var connection = mysql.createConnection({
        host: sailsMySqlConfig.host,
        user: sailsMySqlConfig.user,
        password: sailsMySqlConfig.password,
        database: sailsMySqlConfig.database,
        multipleStatements: true,
    });

    InvoiceEntries.find({racun: invoiceId})
    .populate('product')
    .then( function(entries) {
        connection.query("START TRANSACTION;");
        return entries;
    })
    .then(function(entries) {
        var m = Promise.map(entries, function(entry) {
            return process(entry, conn);
        }, {concurrency: 1})
        .catch(function(x){throw x;})

        return Promise.all(m).catch(function(e){throw e;})
    })
    .then(function () {
        //... set the status of the invoice here

        return Invoice.update({id: invoiceId}, update);
    })
    .then(function (invoice) {
        connection.query("COMMIT;", function(err){
            if(err){ console.log(err)}
            connection.end(function(err) {
                if (err) {
                    console.log(err)
                }
            });
        });
    })
    .then(function () {
        res.json(200);
    })
    .catch(function(e){
        connection.query("ROLLBACK;", function(err){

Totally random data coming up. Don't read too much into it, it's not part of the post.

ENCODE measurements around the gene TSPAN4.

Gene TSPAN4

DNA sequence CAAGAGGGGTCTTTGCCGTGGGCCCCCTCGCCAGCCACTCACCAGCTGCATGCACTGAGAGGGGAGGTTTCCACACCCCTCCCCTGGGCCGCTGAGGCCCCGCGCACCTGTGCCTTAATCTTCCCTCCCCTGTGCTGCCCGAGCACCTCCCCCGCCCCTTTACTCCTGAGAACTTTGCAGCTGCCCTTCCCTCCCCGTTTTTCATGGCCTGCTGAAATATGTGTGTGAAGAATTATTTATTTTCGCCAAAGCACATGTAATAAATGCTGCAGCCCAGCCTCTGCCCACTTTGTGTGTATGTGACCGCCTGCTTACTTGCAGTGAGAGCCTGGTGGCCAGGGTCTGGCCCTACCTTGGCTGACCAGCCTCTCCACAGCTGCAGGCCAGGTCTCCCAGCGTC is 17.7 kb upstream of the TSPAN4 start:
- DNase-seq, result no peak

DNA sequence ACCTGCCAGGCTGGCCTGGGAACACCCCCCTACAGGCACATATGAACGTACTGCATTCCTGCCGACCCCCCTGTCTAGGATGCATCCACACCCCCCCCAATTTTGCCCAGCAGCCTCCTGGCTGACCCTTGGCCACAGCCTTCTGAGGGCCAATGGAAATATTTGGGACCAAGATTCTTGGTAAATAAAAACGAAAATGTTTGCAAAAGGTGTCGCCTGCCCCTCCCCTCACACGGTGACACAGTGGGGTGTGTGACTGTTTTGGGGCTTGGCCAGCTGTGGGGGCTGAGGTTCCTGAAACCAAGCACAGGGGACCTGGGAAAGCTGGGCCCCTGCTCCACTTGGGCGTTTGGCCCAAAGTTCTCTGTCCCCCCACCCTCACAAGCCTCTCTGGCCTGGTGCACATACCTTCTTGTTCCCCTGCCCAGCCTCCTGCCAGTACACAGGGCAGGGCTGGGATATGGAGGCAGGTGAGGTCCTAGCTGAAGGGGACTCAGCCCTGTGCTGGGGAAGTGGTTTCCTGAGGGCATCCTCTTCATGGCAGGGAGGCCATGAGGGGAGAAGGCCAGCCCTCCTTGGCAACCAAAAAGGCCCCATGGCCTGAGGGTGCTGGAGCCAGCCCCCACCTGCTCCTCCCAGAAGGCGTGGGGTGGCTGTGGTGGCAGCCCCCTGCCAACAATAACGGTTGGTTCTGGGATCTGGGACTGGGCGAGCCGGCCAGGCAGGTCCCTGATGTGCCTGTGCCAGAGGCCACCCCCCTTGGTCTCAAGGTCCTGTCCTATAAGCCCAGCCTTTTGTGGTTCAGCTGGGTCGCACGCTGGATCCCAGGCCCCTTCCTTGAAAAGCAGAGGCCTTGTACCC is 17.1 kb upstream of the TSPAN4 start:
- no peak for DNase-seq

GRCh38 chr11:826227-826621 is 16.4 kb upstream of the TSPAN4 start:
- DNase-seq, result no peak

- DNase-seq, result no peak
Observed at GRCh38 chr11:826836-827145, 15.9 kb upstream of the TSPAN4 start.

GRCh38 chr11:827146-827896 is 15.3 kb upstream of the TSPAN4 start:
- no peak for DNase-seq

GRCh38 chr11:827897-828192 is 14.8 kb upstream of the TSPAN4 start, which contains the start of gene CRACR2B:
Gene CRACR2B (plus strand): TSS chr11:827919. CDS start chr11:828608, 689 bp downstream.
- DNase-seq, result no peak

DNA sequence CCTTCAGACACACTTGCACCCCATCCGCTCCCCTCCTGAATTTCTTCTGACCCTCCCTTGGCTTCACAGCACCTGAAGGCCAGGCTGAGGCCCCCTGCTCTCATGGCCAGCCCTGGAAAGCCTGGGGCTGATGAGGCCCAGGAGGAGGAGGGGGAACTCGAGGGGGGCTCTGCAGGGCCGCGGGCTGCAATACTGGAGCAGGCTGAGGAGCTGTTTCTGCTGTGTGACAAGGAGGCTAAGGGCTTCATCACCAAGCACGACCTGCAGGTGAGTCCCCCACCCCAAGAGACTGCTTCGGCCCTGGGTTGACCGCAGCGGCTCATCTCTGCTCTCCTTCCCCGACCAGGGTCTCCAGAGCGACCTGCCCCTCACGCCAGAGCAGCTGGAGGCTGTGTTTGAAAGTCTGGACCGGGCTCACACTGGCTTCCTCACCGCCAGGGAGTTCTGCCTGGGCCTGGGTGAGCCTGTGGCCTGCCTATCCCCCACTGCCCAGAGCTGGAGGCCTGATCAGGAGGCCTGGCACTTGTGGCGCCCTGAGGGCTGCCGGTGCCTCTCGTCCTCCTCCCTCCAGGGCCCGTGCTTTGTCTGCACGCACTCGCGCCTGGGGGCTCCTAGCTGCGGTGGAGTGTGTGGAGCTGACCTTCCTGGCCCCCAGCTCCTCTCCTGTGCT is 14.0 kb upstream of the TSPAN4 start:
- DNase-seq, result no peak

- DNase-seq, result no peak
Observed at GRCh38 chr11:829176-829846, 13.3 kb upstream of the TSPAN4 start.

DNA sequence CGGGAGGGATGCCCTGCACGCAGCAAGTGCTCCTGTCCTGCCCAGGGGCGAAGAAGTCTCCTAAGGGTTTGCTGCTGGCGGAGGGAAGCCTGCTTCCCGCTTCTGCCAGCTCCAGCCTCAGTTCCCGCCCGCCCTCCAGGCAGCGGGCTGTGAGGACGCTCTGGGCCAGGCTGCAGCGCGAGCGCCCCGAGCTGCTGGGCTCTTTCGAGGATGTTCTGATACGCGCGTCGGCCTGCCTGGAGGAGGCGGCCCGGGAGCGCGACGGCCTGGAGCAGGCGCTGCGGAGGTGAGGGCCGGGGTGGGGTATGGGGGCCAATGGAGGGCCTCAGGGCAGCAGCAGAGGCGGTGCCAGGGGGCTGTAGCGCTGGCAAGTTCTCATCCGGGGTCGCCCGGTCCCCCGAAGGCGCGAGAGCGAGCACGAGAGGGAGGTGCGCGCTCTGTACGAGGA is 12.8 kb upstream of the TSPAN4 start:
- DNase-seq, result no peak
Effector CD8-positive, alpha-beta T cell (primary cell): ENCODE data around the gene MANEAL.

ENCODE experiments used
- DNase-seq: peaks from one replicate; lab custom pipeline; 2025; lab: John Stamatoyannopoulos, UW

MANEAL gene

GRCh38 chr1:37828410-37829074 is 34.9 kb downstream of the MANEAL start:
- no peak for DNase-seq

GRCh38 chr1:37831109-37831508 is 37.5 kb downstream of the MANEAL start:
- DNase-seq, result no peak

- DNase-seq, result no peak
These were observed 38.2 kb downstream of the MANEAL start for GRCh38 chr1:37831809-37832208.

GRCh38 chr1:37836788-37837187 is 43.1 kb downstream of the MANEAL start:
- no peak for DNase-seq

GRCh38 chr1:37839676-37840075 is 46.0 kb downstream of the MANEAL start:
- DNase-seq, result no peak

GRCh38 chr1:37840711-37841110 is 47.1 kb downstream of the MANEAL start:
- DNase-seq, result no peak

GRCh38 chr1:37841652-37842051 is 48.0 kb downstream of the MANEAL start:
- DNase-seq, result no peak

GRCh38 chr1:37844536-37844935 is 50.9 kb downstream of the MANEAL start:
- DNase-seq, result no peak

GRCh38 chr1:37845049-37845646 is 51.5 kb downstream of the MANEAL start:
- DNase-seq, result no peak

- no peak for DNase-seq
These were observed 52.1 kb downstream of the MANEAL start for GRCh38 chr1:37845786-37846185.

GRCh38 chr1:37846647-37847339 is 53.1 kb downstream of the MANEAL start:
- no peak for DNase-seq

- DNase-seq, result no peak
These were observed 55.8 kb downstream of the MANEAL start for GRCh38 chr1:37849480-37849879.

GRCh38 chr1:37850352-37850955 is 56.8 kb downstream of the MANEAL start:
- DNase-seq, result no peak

if(err){ console.log(err)}
            connection.end(function(err) {
                if (err) {
                    console.log(err)
                }
            });
        });
        return res.serverError(e.message);
    });
} 

process = function(entry, conn) {
    var before = 0, after = 0;
    return ProductSupply.findOne({product: entry.product.id})
    .then(function (supply) {
        before = supply.count;
        after = supply.count - entry.quantity;
        if (supply.count < entry.quantity) {
            throw new Error('You are selling ' + entry.quantity + ' of ' + entry.product.name + ', but you have only ' + supply.count + 'units available');
        }
        return conn.query("UPDATE PRODUCTSUPPLY SET COUNT = COUNT - " + entry.quantity + " WHERE PRODUCT = " + entry.product.id);
        })
        .catch(function(e){
            console.log('rethrow ' + e);
            throw e;
        })
    }

Notice that the selects are still done using pooled connections. The only trade-off performance-wise is that you never get to use a pooled connection for your updates. If you select a lot and update a little, that's not going to hurt you too much.

Luckily, Waterline is supposed to get real transaction support in the next release. Until then, we're stuck to doing things old school. But use this to show those youngsters that databases do matter and knowing the mechanics behind the scene does help...